Water-Earth Dynamics, Challenge 2: Know Your Watershed

Research and Revise

Now that you have shared information and viewed multiple perspectives about the unique properties of water and the connection between water and life on Earth, it is time for you to research and revise your ideas, using the Web.  Please complete the vocabulary exercise and then visit the Web sites listed to advance your knowledge about water and carry out activities designed to help you focus on the important dimensions of the challenge.

Vocabulary List

Watershed Stream channel Hydrograph
Drainage basin Gradient Discharge
Divide Floodplain Wetland
River/stream Flood Fluvial
Tributary Erosion Delta
Valley Load Drought
Runoff Deposition Pollution (point-source pollution and nonpoint-source pollution)

Labs/Homework Activities

Most regions in the United States experience drought, including Texas.  The Drought Module found at EarthLabs for Educators contains two activities that are relevant to this challenge on watersheds.  The first you will do in the classroom/lab; the second your teacher may assign as homework.

  • In Lab 2, What's a Watershed?  You will work in a team to build simple physical models of a watershed, then add model rain to observe and understand the flow of water across land.  After working with the physical model, you will use Google Earth to explore a rich data set that characterizes the watershed in which you live.  For this lab, you will need a pan, a plastic sheet, a spray bottle, and a computer with Google Earth installed.
  • Lab 3, Normal Climate Patterns allows you to explore your location's climate by generating a variety of graphs, charts, and map images.  The activity gives you practice in interpreting a broad range of data visualizations to develop an understanding of normal climate.  For this activity, you will need a computer with a Web browser.
  • Create a Google Earth fly-through tour of your watershed (KMZ file).  Each stop on the tour should be marked with an icon, and must contain a photo and short description.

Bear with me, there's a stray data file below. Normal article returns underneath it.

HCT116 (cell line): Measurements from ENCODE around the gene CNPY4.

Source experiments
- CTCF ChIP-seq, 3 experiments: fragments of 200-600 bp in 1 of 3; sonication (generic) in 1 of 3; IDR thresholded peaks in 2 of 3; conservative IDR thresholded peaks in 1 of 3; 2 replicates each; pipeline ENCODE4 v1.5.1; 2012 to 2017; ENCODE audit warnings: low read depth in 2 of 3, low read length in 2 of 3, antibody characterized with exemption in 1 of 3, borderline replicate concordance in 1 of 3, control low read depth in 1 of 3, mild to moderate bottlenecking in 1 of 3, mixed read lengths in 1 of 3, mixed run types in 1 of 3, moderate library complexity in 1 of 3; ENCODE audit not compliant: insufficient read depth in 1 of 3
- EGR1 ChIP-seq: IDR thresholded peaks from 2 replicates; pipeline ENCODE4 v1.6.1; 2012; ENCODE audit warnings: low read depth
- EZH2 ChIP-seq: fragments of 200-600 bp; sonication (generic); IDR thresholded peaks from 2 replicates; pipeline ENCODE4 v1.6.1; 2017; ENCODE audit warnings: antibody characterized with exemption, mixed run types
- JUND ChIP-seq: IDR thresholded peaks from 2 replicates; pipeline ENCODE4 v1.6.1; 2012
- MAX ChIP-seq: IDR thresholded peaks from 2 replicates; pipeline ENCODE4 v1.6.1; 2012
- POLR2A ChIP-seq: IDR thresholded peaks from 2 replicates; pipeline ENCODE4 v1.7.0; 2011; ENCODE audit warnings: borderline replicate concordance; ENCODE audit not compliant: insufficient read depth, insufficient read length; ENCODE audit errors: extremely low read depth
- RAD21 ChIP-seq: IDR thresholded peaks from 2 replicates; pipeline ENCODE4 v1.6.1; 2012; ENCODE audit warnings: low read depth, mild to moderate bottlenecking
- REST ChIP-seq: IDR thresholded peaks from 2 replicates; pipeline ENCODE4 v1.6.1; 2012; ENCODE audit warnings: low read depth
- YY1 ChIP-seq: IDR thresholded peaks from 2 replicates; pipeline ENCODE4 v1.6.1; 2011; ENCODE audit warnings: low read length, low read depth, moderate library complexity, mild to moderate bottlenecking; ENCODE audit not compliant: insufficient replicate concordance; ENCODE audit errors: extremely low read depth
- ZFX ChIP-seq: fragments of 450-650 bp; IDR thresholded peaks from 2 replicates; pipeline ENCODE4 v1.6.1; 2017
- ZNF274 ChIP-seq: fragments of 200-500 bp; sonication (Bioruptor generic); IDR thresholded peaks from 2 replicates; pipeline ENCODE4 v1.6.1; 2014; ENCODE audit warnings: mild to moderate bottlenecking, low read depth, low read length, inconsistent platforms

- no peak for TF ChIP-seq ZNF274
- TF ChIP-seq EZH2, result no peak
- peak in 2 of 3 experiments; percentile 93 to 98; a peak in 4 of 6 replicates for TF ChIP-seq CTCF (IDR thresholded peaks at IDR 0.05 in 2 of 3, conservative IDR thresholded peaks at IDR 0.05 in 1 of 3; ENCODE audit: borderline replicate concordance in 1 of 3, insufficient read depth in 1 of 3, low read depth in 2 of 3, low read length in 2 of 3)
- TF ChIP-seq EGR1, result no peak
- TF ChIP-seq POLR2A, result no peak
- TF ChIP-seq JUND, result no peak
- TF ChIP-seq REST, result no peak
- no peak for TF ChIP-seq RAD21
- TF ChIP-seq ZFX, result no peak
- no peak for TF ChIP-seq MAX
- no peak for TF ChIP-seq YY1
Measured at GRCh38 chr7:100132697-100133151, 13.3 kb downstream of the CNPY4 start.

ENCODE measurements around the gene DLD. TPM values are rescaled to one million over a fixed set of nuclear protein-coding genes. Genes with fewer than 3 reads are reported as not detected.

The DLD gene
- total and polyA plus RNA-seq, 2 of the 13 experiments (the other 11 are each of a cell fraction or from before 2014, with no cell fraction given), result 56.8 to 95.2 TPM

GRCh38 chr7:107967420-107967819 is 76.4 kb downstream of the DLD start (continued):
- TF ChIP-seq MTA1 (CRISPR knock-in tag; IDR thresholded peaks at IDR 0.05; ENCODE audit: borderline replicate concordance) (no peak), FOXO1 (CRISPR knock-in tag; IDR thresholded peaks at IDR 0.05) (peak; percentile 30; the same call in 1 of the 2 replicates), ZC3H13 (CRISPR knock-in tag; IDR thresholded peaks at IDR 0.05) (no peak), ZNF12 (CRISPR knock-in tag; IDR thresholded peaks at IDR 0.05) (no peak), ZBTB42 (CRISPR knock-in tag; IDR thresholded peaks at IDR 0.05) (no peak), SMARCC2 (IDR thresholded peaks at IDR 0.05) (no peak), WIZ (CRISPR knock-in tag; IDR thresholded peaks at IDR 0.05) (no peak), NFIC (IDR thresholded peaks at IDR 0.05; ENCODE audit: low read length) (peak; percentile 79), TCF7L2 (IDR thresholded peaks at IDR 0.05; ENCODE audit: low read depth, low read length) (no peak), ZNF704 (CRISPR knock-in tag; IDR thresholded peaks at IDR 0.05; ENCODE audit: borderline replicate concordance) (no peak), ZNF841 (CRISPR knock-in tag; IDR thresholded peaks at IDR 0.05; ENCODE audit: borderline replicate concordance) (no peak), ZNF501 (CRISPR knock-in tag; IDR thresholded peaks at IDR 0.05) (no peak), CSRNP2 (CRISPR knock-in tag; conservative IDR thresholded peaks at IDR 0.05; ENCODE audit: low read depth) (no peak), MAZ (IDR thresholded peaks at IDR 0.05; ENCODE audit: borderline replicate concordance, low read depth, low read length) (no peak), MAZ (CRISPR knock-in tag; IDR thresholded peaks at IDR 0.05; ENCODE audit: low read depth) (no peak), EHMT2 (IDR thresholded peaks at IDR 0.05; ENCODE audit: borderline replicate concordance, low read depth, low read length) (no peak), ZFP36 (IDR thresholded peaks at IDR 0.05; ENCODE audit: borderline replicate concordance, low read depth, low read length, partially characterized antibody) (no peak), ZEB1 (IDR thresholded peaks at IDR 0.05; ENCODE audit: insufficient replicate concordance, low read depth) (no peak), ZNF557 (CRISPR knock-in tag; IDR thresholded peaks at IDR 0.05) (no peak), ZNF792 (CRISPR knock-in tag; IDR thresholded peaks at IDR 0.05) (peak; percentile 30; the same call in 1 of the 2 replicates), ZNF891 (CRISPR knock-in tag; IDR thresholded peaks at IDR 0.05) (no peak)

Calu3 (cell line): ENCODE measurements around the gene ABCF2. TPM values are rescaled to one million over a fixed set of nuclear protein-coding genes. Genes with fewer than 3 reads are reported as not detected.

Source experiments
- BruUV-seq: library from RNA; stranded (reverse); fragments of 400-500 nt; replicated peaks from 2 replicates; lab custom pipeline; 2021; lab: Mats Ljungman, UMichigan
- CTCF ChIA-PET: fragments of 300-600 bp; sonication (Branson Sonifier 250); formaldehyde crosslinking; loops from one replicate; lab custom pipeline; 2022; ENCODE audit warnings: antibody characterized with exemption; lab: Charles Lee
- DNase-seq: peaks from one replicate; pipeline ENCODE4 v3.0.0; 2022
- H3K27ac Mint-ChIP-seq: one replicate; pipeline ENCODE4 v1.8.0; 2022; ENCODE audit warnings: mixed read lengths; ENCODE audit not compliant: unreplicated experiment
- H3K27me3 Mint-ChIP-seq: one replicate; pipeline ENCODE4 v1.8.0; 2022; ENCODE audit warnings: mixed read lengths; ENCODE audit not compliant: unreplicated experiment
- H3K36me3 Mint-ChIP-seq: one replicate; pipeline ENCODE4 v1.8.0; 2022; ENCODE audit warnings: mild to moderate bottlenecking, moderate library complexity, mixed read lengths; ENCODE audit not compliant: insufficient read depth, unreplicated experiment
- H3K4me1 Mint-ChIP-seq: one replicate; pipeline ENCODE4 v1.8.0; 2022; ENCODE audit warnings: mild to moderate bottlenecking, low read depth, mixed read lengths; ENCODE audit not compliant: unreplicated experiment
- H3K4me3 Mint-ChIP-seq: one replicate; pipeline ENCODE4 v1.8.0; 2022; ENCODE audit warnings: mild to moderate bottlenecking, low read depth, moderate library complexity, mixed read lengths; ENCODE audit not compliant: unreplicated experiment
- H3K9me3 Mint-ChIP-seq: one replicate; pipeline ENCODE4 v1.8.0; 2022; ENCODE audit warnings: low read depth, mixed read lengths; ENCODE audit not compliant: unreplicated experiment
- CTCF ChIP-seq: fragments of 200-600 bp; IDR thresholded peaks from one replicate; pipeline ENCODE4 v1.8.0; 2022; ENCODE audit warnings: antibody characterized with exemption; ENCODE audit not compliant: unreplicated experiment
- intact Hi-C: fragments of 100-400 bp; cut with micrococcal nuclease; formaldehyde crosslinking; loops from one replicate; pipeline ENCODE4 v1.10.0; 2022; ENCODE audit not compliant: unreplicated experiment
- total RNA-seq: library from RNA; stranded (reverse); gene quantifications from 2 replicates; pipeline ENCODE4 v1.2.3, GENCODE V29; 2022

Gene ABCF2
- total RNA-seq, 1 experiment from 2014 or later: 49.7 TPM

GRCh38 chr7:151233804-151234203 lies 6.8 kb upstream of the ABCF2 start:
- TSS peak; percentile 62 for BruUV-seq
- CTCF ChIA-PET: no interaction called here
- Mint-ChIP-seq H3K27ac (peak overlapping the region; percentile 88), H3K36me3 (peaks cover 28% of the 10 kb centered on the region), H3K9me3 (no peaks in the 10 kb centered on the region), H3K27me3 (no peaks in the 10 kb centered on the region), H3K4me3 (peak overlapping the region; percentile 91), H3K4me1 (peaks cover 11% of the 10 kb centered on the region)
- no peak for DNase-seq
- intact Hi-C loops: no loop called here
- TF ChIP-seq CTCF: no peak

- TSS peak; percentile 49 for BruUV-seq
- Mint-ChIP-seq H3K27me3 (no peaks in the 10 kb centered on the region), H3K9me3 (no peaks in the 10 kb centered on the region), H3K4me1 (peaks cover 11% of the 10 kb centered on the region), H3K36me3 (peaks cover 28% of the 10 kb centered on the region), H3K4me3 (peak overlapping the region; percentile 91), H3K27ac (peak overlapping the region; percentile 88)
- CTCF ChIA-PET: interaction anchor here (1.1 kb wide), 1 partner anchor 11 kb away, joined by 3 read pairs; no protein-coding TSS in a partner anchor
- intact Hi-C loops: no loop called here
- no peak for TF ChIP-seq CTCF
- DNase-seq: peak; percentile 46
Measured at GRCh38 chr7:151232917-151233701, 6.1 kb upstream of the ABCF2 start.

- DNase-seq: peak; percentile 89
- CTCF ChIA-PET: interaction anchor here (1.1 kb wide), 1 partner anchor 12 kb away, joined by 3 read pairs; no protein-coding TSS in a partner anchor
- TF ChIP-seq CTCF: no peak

Field Activities

  • Floodplains in the Field is a field exercise developed by Mary Savina in Starting Point - Teaching Entry Level Geoscience.  In this lab you will measure a topographic and geologic cross section across a floodplain by simple surveying and augering techniques.


Interactive Mapping Tools/Data

  • The Texas Water Development Board's Water Data Interactive (WDI) is an interactive mapping tool that allows users to zoom in on areas throughout Texas and view layers including aquifers, rivers and river basins, reservoirs, U.S. Geological Survey topographic maps, and the locations of wells that are used to monitor groundwater conditions.  Information about individual reservoirs and monitoring wells can be accessed through the maps.
  • The U.S. Geological Survey National Water Information System Mapper has the locations of surface water, groundwater, springs, and weather monitoring sites on a Google-based mapping system.  Zoom in on a location and you can link straight to the data from any site.
  • EnviroMapper for Water is a web-based Geographic Information System (GIS) application that dynamically displays water quality and other environmental information about bodies of water in the United States.  This interactive tool allows you to create customized maps that portray the nation's surface waters along with a collection of water-quality-related data from the national level down to the community level.